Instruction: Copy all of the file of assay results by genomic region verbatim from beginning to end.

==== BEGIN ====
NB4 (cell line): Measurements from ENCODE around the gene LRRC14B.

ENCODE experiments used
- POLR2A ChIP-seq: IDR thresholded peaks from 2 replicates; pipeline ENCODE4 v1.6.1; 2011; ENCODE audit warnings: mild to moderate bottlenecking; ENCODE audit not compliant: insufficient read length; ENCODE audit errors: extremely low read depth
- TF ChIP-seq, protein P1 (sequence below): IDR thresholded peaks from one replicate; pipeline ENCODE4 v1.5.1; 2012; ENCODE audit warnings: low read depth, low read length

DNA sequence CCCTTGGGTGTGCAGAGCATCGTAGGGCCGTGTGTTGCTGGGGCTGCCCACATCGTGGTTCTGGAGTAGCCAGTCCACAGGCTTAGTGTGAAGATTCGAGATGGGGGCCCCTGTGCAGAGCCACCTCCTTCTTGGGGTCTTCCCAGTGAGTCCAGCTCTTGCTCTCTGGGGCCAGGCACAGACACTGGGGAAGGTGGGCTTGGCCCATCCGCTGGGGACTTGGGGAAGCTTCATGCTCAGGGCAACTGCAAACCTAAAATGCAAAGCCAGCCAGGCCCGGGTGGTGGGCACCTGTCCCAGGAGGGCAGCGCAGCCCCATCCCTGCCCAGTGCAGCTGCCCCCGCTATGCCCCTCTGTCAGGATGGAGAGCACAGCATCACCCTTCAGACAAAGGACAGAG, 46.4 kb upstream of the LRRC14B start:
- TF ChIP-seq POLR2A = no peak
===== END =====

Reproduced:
NB4 (cell line): Measurements from ENCODE around the gene LRRC14B.

ENCODE experiments used
- POLR2A ChIP-seq: IDR thresholded peaks from 2 replicates; pipeline ENCODE4 v1.6.1; 2011; ENCODE audit warnings: mild to moderate bottlenecking; ENCODE audit not compliant: insufficient read length; ENCODE audit errors: extremely low read depth
- TF ChIP-seq, protein P1 (sequence below): IDR thresholded peaks from one replicate; pipeline ENCODE4 v1.5.1; 2012; ENCODE audit warnings: low read depth, low read length

DNA sequence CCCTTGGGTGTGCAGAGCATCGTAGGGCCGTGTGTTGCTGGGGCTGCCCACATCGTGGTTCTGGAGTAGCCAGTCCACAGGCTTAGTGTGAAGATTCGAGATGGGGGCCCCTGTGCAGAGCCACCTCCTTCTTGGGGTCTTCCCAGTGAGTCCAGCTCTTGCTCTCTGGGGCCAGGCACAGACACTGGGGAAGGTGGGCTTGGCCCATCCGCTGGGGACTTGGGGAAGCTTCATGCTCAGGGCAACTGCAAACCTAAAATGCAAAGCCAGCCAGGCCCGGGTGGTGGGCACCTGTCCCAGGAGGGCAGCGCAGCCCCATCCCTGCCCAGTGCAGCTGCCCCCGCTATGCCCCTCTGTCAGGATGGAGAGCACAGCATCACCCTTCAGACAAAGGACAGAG, 46.4 kb upstream of the LRRC14B start:
- TF ChIP-seq POLR2A = no peak